Last, I promise I'll shut up after this. Don't do a goddamn thing. Sit. Still. Allow the pain to wash over you, and through you, time and again. "Don't just do something, stand there!" That can be heroic, and no, I'm not using the word loosely. Buy an eight dollar ivy plant at Home Despot, put it in a place where it gets enough sun but not too much, water it enough but not too much. Once a week put it into a bucket of water with some plant food mixed in, let it sit in that water all day, soaking it in. Take it out of the bucket, let it drain some, put it back in it's place in the not too much sun. Be amazed at how alive the thing is now; a good soak makes the plant look how I feel after a full body massage. It shines life, or whatever. Notice that the plant is growing, it's alive, under your care it's flourishing. Wash the dishes. Buy a nice pair of nail clippers and tweezers, etc -- buy the right kit and it's a lifetime implement, I've had my kit over forty years -- and take good care of your nails. Take a hot bath. Buy yourself a hat. Sit still, with your plant. If you don't have a comfortable, stylish chair, buy one. Pray, if it comforts you, and meditate. Then sit still, with your plant.
posted by dancestoblue at 2:15 AM on November 21, 2014 [39 favorites]

Visit old friends. I had a long relationship end early this year, and I spent a week in the summer going back to where I grew up, seeing family, and old friends, some of whom I hadn't seen in years.

It doesn't matter how long it's been. Reconnect, take time out to do so. Don't expect them to be the same, or your friendship with them to be the same, or for all of the times you see people to be 100% positive. Some of the people I saw were strange and distant, some were loving, warm, and wonderful to reconnect with. I found it interesting (and even somewhat helpful in regaining my sense of balance, and place in the timeline of my own life) in the former case and enormously heartening in the latter.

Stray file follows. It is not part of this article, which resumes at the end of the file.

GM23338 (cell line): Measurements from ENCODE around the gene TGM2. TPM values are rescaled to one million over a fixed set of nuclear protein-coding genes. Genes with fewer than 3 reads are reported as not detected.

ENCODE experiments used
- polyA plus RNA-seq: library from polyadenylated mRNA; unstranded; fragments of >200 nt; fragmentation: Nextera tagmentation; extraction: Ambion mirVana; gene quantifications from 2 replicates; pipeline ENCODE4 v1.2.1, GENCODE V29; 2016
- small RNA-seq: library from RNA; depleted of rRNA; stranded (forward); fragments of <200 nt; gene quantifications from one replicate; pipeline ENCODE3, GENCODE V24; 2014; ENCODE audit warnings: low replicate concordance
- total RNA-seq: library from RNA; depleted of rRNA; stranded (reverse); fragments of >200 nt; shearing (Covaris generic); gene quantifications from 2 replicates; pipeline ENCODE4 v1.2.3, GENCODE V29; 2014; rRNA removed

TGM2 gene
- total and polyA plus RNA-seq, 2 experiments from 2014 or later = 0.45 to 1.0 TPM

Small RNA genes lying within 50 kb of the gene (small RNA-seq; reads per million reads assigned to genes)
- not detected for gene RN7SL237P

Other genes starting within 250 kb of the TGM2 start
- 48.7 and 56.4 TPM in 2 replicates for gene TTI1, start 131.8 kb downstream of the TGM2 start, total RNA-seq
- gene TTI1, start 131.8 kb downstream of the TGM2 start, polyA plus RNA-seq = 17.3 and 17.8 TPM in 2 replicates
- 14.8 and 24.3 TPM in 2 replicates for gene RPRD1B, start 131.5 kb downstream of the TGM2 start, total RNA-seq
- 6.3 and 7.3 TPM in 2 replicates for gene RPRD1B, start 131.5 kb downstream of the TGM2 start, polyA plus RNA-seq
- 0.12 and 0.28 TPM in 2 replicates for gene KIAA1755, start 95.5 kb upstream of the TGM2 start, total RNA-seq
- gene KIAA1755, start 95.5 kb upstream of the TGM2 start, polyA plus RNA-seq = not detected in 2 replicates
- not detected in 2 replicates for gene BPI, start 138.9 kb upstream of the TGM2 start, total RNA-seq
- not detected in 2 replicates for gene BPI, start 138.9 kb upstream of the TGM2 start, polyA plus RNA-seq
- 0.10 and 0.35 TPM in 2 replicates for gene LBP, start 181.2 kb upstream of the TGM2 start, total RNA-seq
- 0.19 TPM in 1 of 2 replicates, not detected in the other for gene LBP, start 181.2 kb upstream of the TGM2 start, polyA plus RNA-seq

posted by greenish at 2:43 AM on November 21, 2014 [1 favorite]

Make decisions mindfully, large and small, and seek out opportunities to do so. Decisions and the subsequent analysis of their success is how you define preferences and re-establish yourself as a distinct and discerning person in your own mind's eye. What to cook/order/eat, what to wear, what to keep or pitch, what to read... make those decisions mindfully to increase your sense of agency and validity as an individual.
posted by carmicha at 3:57 AM on November 21, 2014

What's going to help is time. You just broke up ... Of course you are reeling.

If you don't know who you are, consider who you want to be, and move in that direction.
posted by bunderful at 5:10 AM on November 21, 2014 [1 favorite]

Dancestoblue...I'm not the OP but I'm going to read your comment everyday for the rest of my life. Thank you.
posted by shibori at 5:28 AM on November 21, 2014 [4 favorites]

You can't step into the same stream twice. Every day our experiences change us in small and large ways. So don't think so much about who you were before this relationship, it's pointless. You've already changed too much to be able to go back to being that person.

The good news is that you can be who you are right now.

Breakups take about as much time to get over as the total years of the relationship. So if you were together for two years, it may take that long for you to really be 100% over the relationship. And by over I mean having very neutral feelings, no anger, no sadness.

That doesn't mean that you can't be ready to be in another relationship before that time, but generally, it works better if you wait it out.

So what do you do while you're waiting to not feel like you've had the stuffing kicked out of you?

1. Get a degree or a certificate
2. Learn to cook a new cuisine
3. Move the furniture around
4. Get into a rigorous physical program (boot camp, cross fit)
5. Take long walks